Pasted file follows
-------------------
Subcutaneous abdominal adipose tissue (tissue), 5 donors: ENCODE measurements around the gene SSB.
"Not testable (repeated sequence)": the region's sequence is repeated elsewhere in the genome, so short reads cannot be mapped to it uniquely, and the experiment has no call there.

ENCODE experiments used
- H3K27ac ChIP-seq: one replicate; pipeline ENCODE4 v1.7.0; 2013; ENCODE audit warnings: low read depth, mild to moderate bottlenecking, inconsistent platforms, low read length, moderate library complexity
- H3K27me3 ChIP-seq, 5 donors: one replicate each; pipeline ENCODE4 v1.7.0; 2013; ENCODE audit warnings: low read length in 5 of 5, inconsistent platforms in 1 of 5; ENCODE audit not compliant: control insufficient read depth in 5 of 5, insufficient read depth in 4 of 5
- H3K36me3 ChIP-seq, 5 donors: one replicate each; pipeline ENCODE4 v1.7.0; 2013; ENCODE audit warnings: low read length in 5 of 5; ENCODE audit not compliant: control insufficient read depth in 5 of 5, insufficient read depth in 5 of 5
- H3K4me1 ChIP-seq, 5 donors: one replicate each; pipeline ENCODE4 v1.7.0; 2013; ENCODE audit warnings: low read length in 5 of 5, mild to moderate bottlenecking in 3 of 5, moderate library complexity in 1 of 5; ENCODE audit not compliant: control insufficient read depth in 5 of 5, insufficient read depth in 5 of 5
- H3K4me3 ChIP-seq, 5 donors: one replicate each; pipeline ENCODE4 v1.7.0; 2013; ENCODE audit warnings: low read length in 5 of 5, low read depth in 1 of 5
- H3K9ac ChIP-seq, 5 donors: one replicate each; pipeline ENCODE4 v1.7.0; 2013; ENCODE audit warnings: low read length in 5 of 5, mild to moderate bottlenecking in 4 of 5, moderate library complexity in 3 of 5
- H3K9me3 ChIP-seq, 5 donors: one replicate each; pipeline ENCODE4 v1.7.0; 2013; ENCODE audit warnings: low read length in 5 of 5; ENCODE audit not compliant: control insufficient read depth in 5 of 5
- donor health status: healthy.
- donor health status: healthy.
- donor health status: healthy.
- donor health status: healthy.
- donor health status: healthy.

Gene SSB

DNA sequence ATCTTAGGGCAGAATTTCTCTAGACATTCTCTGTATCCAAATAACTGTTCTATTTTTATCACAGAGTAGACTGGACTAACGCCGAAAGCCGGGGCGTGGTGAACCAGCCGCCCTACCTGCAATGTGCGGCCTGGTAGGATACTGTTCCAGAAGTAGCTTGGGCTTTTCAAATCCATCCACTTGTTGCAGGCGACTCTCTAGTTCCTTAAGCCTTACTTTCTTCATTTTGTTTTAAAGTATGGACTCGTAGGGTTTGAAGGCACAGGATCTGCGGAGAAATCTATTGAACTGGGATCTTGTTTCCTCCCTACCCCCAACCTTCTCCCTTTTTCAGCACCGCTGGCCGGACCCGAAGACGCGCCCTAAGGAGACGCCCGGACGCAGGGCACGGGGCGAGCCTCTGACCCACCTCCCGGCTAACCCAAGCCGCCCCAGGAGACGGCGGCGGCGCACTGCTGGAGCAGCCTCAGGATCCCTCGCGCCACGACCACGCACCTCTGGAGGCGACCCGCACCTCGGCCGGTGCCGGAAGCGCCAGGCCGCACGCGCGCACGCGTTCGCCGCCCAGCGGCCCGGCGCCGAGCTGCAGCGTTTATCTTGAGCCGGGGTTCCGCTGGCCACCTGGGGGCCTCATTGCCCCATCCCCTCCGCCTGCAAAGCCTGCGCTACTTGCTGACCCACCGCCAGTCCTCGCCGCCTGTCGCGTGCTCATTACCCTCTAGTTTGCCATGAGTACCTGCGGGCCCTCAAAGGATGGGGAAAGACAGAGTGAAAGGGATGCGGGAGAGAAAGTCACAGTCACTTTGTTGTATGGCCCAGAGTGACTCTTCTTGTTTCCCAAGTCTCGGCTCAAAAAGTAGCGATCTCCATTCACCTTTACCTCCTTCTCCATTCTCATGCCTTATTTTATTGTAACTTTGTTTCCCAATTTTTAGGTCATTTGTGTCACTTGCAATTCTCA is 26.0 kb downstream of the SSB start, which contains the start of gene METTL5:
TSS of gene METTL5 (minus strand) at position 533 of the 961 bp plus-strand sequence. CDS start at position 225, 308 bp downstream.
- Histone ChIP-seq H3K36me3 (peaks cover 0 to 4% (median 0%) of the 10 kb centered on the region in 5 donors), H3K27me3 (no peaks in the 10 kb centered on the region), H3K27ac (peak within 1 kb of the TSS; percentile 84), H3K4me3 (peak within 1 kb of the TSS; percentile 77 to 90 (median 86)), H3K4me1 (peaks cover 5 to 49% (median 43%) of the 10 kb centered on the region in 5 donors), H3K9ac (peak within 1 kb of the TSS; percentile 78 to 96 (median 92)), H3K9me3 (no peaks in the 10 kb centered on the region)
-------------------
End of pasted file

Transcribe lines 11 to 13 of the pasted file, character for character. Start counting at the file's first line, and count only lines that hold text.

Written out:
- donor health status: healthy.
- donor health status: healthy.
- donor health status: healthy.